In 1949, Dutch businessman Ben Pon arrived in New York City with two Volkswagen Type 1 vehicles, marking the automaker’s first attempt to sell the vehicle — better known today as the Beetle — to Americans.
Now, Volkswagen is looking back on its 75 years in the U.S., recognizing those who have woven the brand into the cultural fabric of the U.S. and setting the stage for the next era in its continued transformation.
Celebrating 7+ Decades of Accomplishments
To celebrate its anniversary, Volkswagen announced a yearlong holistic campaign that will serve as a “love letter” to the American people, the automaker noted in a news release.
“Over the past 75 years, Volkswagen has grown from a tale of two Beetles into a part of America’s cultural fabric,” Volkswagen of America Senior Vice President of Customer Experience & Brand Marketing Rachael Zaluzec said. “We carry people in our name and our heart. As we look forward to the next 75, we will celebrate the real people and real-life moments that have made Volkswagen brand the people’s love story it is today.”
The 75th anniversary campaign will include Volkswagen’s return to Super Bowl LVIII following a hiatus from advertising in The Big Game.
Volkswagen is also inviting customers to be a part of its electric future.
Volkswagen Through the Years
Let’s go back to 1949. While Pon struggled initially to sell the cars, Americans soon warmed to the charms of the Beetle. Volkswagen of America was established in 1955 to organize dealers and provide parts and service. In 1959, the brand ran its first iconic “Think Small” ad touting the benefits of the air-cooled, easy-to-maintain Beetle.
Some of Volkswagen’s popular vehicles over the years have included the Beetle, Bus, Rabbit, Jetta, GTI, Tiguan, and and Atlas.
The Beetle, Bus, and more niche models like the Karmann Ghia were essential parts of 1960s culture, from Woodstock to Hollywood.
Volkswagen responded to this demand by adding vehicles like the Dasher and Squareback to its model line.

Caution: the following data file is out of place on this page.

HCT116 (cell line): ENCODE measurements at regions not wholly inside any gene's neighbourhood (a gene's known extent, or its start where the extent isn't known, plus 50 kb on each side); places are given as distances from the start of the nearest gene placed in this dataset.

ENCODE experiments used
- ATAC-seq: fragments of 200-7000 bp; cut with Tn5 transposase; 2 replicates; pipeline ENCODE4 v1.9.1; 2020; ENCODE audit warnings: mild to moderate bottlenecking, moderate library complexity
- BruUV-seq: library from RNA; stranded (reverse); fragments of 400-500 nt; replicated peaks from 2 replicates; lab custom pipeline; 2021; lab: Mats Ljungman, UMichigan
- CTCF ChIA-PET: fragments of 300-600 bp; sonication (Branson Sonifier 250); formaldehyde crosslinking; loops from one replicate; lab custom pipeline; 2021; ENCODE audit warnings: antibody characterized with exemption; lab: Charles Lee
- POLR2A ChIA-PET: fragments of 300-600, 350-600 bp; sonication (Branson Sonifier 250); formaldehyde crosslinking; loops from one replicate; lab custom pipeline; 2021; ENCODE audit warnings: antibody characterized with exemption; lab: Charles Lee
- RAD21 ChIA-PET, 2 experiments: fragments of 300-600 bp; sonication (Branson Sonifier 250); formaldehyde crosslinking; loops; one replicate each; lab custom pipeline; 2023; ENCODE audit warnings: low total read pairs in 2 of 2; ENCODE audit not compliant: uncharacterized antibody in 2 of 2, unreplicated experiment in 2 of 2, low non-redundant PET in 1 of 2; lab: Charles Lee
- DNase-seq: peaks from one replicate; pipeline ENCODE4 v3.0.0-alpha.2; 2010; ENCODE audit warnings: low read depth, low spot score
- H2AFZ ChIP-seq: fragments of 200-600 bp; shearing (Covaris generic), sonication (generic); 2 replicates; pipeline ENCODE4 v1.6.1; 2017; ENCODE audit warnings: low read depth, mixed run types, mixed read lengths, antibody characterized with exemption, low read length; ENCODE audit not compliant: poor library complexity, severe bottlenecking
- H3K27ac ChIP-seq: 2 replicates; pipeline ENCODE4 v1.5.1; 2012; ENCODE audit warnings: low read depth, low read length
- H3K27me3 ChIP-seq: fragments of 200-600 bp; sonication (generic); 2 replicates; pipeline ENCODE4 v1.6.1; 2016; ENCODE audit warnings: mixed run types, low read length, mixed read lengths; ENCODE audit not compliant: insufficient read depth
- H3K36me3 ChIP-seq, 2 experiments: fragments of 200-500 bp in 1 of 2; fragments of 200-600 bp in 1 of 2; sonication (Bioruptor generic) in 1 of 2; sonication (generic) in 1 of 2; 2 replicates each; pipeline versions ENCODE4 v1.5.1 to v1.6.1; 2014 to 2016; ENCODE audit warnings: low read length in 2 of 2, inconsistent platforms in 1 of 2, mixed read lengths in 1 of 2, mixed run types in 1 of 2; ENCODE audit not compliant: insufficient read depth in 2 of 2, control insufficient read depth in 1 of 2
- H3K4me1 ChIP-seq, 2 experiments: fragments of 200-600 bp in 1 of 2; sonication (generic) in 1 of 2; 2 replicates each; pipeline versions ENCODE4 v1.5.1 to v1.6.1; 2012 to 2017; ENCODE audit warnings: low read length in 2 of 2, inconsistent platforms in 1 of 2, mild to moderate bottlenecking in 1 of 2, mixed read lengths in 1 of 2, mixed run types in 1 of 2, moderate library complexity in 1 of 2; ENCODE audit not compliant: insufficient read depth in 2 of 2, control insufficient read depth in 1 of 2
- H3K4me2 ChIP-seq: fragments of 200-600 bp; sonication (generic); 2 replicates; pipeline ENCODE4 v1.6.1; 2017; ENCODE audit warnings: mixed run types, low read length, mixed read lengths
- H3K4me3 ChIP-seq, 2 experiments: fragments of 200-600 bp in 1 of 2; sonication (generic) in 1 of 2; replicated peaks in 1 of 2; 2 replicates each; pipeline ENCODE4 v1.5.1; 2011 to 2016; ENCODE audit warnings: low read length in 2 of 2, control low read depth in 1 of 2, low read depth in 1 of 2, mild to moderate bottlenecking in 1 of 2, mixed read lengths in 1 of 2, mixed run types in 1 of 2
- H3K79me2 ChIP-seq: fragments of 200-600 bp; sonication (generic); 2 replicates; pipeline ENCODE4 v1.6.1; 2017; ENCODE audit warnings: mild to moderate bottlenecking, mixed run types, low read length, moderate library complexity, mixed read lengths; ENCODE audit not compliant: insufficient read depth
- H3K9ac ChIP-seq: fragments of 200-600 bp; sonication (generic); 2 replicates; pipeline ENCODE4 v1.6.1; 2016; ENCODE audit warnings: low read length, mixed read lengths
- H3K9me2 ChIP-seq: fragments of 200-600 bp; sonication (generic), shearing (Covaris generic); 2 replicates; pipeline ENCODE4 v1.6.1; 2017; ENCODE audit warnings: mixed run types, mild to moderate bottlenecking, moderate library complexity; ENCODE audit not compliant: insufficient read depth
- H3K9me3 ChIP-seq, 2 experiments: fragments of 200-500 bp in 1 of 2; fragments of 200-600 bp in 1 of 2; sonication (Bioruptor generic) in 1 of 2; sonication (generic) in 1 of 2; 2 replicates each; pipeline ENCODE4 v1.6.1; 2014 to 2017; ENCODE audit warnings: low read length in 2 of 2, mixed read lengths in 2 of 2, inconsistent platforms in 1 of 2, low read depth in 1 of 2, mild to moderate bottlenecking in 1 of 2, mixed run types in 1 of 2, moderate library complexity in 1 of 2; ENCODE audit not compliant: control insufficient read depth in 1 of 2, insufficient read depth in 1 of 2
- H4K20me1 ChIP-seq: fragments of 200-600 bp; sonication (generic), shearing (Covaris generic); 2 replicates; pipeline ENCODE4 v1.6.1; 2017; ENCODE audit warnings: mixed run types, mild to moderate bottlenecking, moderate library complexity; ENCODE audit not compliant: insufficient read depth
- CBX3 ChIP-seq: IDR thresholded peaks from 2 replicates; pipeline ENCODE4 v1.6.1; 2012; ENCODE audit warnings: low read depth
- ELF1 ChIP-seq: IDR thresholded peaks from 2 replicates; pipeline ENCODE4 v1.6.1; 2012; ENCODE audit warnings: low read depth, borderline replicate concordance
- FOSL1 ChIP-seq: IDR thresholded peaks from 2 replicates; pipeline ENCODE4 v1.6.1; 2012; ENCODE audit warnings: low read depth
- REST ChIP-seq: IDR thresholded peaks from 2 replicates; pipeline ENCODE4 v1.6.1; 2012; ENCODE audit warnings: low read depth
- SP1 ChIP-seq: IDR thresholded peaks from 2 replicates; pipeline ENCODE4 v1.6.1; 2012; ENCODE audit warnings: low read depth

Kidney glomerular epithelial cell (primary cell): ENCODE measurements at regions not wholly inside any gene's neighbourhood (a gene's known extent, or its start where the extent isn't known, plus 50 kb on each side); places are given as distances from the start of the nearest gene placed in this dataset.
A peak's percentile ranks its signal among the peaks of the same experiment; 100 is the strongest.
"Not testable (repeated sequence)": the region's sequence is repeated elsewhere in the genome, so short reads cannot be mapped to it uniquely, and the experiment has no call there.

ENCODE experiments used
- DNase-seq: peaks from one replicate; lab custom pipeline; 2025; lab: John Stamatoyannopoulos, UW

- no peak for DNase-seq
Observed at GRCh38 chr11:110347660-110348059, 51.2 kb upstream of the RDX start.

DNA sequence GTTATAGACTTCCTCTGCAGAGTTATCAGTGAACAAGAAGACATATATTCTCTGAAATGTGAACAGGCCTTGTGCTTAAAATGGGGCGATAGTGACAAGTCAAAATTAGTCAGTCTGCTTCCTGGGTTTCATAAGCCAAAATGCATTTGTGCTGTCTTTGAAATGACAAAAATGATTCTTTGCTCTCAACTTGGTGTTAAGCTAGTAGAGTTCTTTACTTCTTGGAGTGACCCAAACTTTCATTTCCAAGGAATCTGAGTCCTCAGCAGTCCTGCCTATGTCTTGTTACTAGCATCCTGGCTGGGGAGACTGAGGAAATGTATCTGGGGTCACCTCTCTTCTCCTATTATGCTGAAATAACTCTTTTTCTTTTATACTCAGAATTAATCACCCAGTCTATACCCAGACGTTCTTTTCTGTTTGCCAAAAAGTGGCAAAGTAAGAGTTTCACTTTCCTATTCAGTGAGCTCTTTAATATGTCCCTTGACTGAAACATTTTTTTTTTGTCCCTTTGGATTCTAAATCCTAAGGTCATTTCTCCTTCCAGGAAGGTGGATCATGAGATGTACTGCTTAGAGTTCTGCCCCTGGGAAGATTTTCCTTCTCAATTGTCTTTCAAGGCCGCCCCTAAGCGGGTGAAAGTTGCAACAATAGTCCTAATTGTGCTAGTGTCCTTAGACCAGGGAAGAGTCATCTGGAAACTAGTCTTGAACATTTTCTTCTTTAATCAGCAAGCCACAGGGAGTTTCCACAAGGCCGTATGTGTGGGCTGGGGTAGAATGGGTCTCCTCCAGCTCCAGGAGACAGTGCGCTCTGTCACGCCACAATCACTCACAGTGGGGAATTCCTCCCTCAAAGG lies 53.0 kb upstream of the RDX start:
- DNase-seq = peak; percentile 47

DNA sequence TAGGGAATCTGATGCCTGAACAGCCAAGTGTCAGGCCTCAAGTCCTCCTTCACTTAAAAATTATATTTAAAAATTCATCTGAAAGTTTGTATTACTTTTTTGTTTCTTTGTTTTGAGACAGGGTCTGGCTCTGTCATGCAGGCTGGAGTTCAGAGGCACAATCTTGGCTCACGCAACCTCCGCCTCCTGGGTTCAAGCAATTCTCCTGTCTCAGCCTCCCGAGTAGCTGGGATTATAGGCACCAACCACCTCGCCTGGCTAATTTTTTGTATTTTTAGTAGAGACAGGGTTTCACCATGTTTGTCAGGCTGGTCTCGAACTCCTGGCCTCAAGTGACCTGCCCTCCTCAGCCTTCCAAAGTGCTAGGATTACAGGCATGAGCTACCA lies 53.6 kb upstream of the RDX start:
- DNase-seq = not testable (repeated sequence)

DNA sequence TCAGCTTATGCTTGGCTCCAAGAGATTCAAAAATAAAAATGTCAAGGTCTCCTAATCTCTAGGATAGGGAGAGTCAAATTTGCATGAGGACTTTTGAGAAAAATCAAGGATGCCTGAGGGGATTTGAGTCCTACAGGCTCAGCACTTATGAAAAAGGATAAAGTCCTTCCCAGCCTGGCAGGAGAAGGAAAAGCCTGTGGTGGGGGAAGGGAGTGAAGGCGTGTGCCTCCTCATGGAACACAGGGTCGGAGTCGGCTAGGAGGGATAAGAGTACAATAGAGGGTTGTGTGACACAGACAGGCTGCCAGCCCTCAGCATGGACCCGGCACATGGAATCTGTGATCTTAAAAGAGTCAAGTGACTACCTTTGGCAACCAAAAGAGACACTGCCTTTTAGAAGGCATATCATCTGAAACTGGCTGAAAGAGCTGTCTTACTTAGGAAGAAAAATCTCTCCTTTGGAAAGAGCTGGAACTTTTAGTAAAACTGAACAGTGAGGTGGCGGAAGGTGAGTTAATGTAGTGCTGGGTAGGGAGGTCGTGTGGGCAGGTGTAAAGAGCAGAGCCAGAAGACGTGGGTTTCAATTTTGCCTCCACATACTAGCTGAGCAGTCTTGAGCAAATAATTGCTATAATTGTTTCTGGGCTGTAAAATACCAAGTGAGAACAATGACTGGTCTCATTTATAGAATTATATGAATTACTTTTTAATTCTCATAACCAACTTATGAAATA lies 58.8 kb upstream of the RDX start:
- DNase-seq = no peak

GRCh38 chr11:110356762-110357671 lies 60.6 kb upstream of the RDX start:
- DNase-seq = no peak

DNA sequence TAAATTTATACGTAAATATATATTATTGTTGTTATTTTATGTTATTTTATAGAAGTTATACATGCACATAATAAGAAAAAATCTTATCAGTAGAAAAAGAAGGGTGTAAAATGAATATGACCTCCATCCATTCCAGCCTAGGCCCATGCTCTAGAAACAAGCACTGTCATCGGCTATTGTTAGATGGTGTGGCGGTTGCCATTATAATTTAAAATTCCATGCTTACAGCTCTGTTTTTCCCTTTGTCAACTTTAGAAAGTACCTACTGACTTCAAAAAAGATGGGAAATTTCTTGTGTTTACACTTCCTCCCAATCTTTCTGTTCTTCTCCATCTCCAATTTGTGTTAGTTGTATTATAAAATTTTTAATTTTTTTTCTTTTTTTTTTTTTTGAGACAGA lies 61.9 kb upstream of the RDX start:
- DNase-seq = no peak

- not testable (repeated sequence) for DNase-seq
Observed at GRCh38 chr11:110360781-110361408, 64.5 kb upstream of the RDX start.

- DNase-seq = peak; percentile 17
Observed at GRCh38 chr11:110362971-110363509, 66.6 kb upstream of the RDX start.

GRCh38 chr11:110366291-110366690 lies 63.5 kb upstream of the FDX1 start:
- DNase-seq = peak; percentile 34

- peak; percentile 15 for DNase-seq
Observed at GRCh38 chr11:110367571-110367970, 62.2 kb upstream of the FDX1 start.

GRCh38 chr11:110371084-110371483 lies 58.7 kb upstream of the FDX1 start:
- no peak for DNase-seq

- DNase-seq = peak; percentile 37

The 1970s brought demands for even more efficient models, and the first-generation Scirocco joined the lineup, followed by the Golf with its American name—the Rabbit.
Expanding in the U.S.
Volkswagen built its first U.S. plant in Westmoreland, Pennsylvania, in 1978, and eventually assembled more than 1.1 million Rabbits there.
That plant also assembled Volkswagen’s first American sporty car, the Rabbit GTI, a model that would win over generations of fans and spawn several competitors.
Throughout the 1980s and 1990s, Volkswagen offered an increasing level of sophistication and refinement in models like the Jetta and Passat.
As retro culture grew in popularity in the 1990s, Volkswagen showed the Concept 1, a reimagination of the classic Beetle. The vehicle was so well received that the brand launched the New Beetle in 1998.
The company broke ground on its Chattanooga assembly plant in 2008, signaling a shift to localized production in one of the brand’s key growth markets. Since that time, the company has invested more than $4.3 billion in its Tennessee operations and created more than 125,000 direct and indirect American jobs.
In July 2022, the plant began production of its all-electric ID.4 compact SUV, its first electric vehicle assembled in the United States. The plant is also home to the Atlas and Atlas Cross Sport SUVs.
An Electrified Future
In 2023, the brand unveiled its next two vehicles in its growing electric portfolio: the ID.7 and the three-row ID. Buzz.
Available later this year, the all-electric ID. Buzz pays homage to the brand’s iconic Microbus with a retro design, equipped with advanced EV technology and driver assistance features.
Also slated for the second half of 2024, the ID.7 is the first all-electric Volkswagen in the premium midsize sedan segment. Excellent aerodynamics and a new, highly efficient drivetrain ensure long ranges and exceptional passenger comfort.